Algorithmic fog of war: When lack of transparency violates the law of armed conflict


Under international law, weapon capabilities and their use are regulated by legal requirements set by International Humanitarian Law (IHL). Currently, there are strong military incentives to equip capabilities with increasingly advanced artificial intelligence (AI), which include opaque (less transparent) models. As opaque models sacrifice transparency for performance, it is necessary to examine whether their use remains in conformity with IHL obligations. First, we demonstrate that the incentives for automation drive AI toward complex task areas and dynamic and unstructured environments, which in turn necessitates resort to more opaque solutions. We subsequently discuss the ramifications of opaque models for foreseeability and explainability. Then, we analyse their impact on IHL requirements from a development, pre-deployment and post-deployment perspective. We find that while IHL does not regulate opaque AI directly, the lack of foreseeability and explainability frustrates the fulfilment of key IHL requirements to the extent that the use of fully opaque AI could violate international law. States are urged to implement interpretability during development and seriously consider the challenging complication of determining the appropriate balance between transparency and performance in their capabilities.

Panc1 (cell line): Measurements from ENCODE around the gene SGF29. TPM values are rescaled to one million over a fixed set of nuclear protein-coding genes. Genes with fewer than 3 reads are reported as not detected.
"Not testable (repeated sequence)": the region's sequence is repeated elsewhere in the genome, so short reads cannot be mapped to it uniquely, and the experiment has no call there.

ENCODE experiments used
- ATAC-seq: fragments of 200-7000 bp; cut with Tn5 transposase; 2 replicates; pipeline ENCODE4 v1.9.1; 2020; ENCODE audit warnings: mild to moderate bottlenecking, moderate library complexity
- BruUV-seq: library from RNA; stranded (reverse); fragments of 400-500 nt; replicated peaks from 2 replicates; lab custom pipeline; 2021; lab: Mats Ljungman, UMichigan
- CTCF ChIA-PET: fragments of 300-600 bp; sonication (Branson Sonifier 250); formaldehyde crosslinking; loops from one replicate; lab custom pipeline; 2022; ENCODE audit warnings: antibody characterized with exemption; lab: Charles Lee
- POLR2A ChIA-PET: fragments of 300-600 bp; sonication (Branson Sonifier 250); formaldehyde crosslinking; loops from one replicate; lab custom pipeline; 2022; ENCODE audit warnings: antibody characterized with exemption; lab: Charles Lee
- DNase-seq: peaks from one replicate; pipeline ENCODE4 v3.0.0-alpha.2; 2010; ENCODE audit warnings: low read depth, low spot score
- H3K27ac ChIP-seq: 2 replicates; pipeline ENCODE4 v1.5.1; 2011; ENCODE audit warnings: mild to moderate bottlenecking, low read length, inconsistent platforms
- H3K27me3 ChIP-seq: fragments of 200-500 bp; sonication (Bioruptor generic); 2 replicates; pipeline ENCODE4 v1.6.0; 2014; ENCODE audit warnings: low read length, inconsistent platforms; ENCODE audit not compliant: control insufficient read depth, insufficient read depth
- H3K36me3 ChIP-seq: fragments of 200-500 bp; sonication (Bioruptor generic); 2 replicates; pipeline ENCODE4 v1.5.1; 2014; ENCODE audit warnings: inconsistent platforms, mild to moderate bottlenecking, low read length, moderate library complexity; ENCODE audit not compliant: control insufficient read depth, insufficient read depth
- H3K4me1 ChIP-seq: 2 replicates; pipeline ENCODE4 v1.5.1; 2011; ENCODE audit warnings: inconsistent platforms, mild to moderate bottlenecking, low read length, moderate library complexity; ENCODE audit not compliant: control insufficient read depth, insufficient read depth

Journal of Future Robot Life
Tom van Engers
Tom van Engers
Full Professor (FDR)

I conduct research on AI & Law, with a particular focus on normative reasoning. Having a track record in AI & Law research going back to 1983, I have worked both on knowledge-driven as well as data-driven AI approaches.